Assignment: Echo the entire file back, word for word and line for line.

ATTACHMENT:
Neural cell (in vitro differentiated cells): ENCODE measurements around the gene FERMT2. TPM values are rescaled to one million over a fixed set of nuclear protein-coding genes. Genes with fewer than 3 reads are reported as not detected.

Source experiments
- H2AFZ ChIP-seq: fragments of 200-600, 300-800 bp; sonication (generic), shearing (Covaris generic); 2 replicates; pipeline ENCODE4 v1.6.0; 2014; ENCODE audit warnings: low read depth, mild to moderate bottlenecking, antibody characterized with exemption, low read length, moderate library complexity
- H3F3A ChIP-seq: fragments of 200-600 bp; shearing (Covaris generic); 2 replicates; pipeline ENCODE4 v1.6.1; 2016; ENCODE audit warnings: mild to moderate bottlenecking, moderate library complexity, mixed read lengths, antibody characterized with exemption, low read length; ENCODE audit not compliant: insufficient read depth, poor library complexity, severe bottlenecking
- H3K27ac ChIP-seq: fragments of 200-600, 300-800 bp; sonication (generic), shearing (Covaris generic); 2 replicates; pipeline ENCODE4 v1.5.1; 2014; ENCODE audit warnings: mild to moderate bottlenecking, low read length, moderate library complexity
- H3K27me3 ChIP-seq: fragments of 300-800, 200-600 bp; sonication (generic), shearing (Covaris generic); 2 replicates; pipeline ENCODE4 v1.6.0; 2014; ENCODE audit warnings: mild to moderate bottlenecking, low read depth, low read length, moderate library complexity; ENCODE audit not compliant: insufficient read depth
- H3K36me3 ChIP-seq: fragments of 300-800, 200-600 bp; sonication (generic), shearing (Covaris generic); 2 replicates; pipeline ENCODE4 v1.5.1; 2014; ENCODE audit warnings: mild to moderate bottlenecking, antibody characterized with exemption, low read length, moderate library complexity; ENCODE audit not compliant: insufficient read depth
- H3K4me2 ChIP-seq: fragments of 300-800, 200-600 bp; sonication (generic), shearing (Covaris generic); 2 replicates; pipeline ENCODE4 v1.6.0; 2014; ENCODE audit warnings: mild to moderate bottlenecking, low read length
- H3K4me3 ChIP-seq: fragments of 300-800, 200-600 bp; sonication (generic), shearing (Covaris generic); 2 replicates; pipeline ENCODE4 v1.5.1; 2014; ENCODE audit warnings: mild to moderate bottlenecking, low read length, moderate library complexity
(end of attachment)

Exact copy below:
Neural cell (in vitro differentiated cells): ENCODE measurements around the gene FERMT2. TPM values are rescaled to one million over a fixed set of nuclear protein-coding genes. Genes with fewer than 3 reads are reported as not detected.

Source experiments
- H2AFZ ChIP-seq: fragments of 200-600, 300-800 bp; sonication (generic), shearing (Covaris generic); 2 replicates; pipeline ENCODE4 v1.6.0; 2014; ENCODE audit warnings: low read depth, mild to moderate bottlenecking, antibody characterized with exemption, low read length, moderate library complexity
- H3F3A ChIP-seq: fragments of 200-600 bp; shearing (Covaris generic); 2 replicates; pipeline ENCODE4 v1.6.1; 2016; ENCODE audit warnings: mild to moderate bottlenecking, moderate library complexity, mixed read lengths, antibody characterized with exemption, low read length; ENCODE audit not compliant: insufficient read depth, poor library complexity, severe bottlenecking
- H3K27ac ChIP-seq: fragments of 200-600, 300-800 bp; sonication (generic), shearing (Covaris generic); 2 replicates; pipeline ENCODE4 v1.5.1; 2014; ENCODE audit warnings: mild to moderate bottlenecking, low read length, moderate library complexity
- H3K27me3 ChIP-seq: fragments of 300-800, 200-600 bp; sonication (generic), shearing (Covaris generic); 2 replicates; pipeline ENCODE4 v1.6.0; 2014; ENCODE audit warnings: mild to moderate bottlenecking, low read depth, low read length, moderate library complexity; ENCODE audit not compliant: insufficient read depth
- H3K36me3 ChIP-seq: fragments of 300-800, 200-600 bp; sonication (generic), shearing (Covaris generic); 2 replicates; pipeline ENCODE4 v1.5.1; 2014; ENCODE audit warnings: mild to moderate bottlenecking, antibody characterized with exemption, low read length, moderate library complexity; ENCODE audit not compliant: insufficient read depth
- H3K4me2 ChIP-seq: fragments of 300-800, 200-600 bp; sonication (generic), shearing (Covaris generic); 2 replicates; pipeline ENCODE4 v1.6.0; 2014; ENCODE audit warnings: mild to moderate bottlenecking, low read length
- H3K4me3 ChIP-seq: fragments of 300-800, 200-600 bp; sonication (generic), shearing (Covaris generic); 2 replicates; pipeline ENCODE4 v1.5.1; 2014; ENCODE audit warnings: mild to moderate bottlenecking, low read length, moderate library complexity